Any queries or concerns? Odds are someone else has or has had the same ones. Below are our responses to some of the common questions that we’ve encountered from businesses.
Can’t find the wisdom you were seeking? Get in touch at email@example.com and we’ll help you out.
What kind of companies are advertising roles on Ribit?
Our focus is startups and innovative companies across all different industries, which means that many (but not all) of our businesses represent organisations with fewer than 200 staff.
For students, this means an opportunity to experience a vibrant and diverse workplace in which you’ll gain a deep, practical perspective on the different facets of running a company. However, we also cater to larger organisations that have career relevant jobs available to students.
Ribit represents companies from an extensive (and growing) industry list including finance, IT, research, publishing, engineering, travel, logistics and food.
What kinds of roles can I advertise on Ribit?
We encourage any business that values student talent and is willing to give students a good experience. This means flexible jobs which can complement the students’ studies, as well as offer them practical experience in your industry.
What types of industries does Ribit accept?
We have all different kinds of students so accept all different kinds of industries.
Is there a limit to how many roles I can advertise?
Limit? What’s a limit? Seriously though, if your business has a need (or many needs), we encourage you to advertise as many positions as you require and can support.
As a business, what employment conditions should I consider?
It is important to us that businesses are aware of the relevant workplace rules and regulations, particularly when it comes to paid versus unpaid workers. While we are unable to provide a single response that can be applied to every role and professional relationship, we’ve listed links to some Fair Work resources to help clarify expectations for both sides:
- Is unpaid work experience acceptable? This page covers a range of topics from internships, the types of unpaid work (vocational and volunteering) to the key question which helps define whether or not a wage is required – “Is there an employment relationship?” https://www.fairwork.gov.au/about-us/policies-and-guides/fact-sheets/unpaid-work/unpaid-work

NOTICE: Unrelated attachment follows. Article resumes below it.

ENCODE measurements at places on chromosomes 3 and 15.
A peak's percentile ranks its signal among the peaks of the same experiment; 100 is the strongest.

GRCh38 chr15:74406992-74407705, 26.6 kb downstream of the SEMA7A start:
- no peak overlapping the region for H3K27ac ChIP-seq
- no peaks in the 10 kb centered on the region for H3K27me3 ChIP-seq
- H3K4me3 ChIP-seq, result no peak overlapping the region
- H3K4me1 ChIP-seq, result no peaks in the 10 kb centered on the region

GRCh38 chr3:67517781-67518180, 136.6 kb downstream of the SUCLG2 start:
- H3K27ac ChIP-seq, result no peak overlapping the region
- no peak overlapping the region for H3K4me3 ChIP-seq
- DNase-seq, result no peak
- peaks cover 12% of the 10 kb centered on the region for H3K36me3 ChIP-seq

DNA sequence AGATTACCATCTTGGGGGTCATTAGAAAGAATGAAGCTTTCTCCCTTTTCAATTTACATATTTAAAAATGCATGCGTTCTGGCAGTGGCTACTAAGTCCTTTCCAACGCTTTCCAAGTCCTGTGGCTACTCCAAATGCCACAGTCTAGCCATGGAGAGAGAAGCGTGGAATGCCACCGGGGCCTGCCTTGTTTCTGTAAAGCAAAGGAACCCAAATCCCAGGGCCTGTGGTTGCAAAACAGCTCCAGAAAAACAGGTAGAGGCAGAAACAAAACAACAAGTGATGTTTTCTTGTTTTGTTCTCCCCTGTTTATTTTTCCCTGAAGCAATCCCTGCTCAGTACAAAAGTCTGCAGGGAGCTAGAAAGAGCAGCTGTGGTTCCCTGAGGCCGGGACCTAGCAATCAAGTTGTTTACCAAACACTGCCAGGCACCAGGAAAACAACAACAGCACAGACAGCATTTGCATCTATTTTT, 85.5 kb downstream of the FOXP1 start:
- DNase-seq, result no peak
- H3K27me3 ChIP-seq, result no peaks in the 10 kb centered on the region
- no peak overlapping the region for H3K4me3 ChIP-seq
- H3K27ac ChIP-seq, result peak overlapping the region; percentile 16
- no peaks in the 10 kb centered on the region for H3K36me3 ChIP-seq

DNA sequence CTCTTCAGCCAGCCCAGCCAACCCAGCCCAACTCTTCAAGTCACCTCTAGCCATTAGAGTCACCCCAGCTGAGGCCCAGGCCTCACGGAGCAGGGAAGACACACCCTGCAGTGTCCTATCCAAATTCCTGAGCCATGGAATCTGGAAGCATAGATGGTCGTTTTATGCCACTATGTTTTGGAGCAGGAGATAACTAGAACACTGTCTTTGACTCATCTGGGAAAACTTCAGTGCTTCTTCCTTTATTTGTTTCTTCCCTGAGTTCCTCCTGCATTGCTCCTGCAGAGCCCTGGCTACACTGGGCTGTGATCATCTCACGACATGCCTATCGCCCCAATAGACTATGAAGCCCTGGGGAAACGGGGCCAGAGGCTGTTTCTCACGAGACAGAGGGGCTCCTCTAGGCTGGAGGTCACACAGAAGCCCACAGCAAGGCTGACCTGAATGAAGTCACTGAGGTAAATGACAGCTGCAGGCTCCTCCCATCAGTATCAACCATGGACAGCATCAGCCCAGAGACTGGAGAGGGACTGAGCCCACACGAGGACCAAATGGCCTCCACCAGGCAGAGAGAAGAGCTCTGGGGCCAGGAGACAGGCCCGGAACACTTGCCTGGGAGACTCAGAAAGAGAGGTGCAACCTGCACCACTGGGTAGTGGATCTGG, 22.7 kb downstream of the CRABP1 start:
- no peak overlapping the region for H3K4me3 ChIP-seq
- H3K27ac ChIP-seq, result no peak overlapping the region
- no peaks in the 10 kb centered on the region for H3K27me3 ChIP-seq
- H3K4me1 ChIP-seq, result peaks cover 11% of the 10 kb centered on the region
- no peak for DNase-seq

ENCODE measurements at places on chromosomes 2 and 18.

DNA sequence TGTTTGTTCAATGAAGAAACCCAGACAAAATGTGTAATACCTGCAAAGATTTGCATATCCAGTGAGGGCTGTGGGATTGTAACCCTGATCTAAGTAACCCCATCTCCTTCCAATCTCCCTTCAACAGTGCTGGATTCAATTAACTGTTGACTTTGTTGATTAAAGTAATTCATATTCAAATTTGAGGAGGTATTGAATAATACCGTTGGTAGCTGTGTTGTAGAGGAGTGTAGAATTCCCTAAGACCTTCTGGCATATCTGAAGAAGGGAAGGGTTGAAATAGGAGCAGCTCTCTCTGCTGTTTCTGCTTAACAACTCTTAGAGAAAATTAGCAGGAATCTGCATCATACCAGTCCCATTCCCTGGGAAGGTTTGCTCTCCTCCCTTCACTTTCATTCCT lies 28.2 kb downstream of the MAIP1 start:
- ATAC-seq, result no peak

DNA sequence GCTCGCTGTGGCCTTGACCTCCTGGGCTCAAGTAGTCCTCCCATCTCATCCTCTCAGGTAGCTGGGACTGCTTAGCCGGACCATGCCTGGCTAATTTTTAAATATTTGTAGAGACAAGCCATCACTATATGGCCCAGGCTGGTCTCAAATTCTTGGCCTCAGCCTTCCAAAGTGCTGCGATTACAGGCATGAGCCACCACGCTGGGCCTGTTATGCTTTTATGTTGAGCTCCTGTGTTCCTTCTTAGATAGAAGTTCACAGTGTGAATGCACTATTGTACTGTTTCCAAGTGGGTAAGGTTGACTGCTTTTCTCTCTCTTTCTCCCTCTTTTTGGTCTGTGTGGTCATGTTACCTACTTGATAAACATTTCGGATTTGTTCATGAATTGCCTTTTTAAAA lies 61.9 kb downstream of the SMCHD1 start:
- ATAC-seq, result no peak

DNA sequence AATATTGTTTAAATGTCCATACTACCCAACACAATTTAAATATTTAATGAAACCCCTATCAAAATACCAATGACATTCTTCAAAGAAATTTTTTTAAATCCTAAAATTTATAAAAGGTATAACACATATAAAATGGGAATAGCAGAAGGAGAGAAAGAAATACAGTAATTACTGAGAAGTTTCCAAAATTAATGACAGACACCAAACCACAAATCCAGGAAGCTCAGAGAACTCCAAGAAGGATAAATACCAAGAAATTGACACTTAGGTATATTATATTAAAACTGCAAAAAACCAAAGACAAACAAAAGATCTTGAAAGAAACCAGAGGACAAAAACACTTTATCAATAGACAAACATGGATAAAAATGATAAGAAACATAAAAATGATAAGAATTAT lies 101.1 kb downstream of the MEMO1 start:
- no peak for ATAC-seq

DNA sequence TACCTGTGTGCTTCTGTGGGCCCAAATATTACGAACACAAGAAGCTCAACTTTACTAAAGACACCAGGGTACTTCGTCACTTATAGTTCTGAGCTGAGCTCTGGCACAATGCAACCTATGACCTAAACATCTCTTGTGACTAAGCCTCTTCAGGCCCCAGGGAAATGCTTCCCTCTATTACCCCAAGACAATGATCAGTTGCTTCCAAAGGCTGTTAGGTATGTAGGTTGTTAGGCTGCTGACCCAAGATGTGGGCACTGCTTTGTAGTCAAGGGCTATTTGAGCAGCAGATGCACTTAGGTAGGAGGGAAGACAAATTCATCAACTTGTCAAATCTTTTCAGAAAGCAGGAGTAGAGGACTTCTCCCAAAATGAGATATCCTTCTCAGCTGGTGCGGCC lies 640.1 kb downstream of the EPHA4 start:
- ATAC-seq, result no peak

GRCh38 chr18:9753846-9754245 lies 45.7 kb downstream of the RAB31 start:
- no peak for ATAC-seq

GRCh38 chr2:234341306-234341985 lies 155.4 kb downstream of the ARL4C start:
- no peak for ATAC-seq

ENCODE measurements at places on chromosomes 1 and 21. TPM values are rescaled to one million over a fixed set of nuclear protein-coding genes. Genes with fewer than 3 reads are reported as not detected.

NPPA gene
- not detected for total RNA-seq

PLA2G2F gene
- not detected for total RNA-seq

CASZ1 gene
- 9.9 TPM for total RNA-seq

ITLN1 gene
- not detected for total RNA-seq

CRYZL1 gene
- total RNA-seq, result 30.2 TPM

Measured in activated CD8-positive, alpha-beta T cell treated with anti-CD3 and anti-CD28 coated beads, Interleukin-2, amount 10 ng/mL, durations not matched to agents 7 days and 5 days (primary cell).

- Employee entitlements: Every condition which may crop up during the working day, including flexibility in the workplace, hours of work, breaks and rosters, travel entitlements and managing performance. https://www.fairwork.gov.au/employee-entitlements
- Minimum wages, penalties and allowances: including a handy Pay Calculator. https://www.fairwork.gov.au/pay/minimum-wages
How much does it cost to sign up and use Ribit?
Ribit is free. We don’t charge students or businesses.
I can’t click “review” on my job post
If you’re trying to post a role on ribit.net and have filled in all the details and click “review” but cannot move forward to review the posting, the usual cause is an unverifiable address, (such as one with a Unit or Level number) or forgetting to click “I agree” in regards to acknowledgement of the Fair Work Act.
If this doesn’t solve your issue please reach out to firstname.lastname@example.org from your ribit account email and we will assist you directly.
Course Credit FAQs
We have recently introduced a new role type, Course Credit, to the ribit.net marketplace which aims to provide students with a placement opportunity. Roles for course credit offer students a unique opportunity to combine their studies with meaningful work environments where they can learn skills relevant to their degree as a requirement of their educational program (e.g. industrial training) or a work-integrated learning course. Employers will need to be approved by the relevant university before students can begin to apply for this role, and certain requirements will need to be met.
Click through our FAQs to learn more, or feel free to reach out to us at email@example.com.